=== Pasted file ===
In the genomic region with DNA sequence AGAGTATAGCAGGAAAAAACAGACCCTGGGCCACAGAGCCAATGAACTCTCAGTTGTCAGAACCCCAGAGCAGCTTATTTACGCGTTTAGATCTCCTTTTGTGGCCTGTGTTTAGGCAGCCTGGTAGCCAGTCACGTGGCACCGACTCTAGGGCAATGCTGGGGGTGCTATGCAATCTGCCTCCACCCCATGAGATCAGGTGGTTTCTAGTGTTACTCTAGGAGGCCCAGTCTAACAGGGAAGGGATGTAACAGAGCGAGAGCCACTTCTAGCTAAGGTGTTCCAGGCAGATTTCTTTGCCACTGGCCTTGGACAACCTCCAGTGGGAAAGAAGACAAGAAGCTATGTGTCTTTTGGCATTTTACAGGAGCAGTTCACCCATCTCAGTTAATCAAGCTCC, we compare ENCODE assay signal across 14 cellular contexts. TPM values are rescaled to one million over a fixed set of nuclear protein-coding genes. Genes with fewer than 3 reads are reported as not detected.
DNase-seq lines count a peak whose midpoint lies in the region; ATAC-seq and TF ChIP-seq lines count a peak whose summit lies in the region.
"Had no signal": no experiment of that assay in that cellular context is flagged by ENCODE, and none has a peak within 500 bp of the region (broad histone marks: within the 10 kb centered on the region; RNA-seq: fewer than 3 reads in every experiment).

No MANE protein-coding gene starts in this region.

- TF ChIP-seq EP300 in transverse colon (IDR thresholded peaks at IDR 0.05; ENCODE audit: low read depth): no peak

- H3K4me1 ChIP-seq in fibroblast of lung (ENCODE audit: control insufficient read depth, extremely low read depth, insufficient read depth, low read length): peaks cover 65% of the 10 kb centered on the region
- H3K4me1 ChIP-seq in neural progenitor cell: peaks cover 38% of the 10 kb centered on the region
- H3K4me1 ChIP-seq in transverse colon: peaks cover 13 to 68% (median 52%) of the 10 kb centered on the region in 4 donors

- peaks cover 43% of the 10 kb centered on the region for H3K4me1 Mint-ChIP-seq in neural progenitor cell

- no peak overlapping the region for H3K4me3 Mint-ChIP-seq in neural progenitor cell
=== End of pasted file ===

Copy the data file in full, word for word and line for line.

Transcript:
In the genomic region with DNA sequence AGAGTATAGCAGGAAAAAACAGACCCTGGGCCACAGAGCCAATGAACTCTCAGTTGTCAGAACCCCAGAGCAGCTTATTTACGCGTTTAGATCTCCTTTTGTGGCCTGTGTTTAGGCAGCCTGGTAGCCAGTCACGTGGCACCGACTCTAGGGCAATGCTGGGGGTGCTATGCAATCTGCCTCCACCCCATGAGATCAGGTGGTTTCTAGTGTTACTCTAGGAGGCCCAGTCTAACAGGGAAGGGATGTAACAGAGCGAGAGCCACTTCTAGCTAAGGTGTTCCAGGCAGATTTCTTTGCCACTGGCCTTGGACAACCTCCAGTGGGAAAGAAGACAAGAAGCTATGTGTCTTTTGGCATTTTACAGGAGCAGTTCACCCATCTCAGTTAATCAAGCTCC, we compare ENCODE assay signal across 14 cellular contexts. TPM values are rescaled to one million over a fixed set of nuclear protein-coding genes. Genes with fewer than 3 reads are reported as not detected.
DNase-seq lines count a peak whose midpoint lies in the region; ATAC-seq and TF ChIP-seq lines count a peak whose summit lies in the region.
"Had no signal": no experiment of that assay in that cellular context is flagged by ENCODE, and none has a peak within 500 bp of the region (broad histone marks: within the 10 kb centered on the region; RNA-seq: fewer than 3 reads in every experiment).

No MANE protein-coding gene starts in this region.

- TF ChIP-seq EP300 in transverse colon (IDR thresholded peaks at IDR 0.05; ENCODE audit: low read depth): no peak

- H3K4me1 ChIP-seq in fibroblast of lung (ENCODE audit: control insufficient read depth, extremely low read depth, insufficient read depth, low read length): peaks cover 65% of the 10 kb centered on the region
- H3K4me1 ChIP-seq in neural progenitor cell: peaks cover 38% of the 10 kb centered on the region
- H3K4me1 ChIP-seq in transverse colon: peaks cover 13 to 68% (median 52%) of the 10 kb centered on the region in 4 donors

- peaks cover 43% of the 10 kb centered on the region for H3K4me1 Mint-ChIP-seq in neural progenitor cell

- no peak overlapping the region for H3K4me3 Mint-ChIP-seq in neural progenitor cell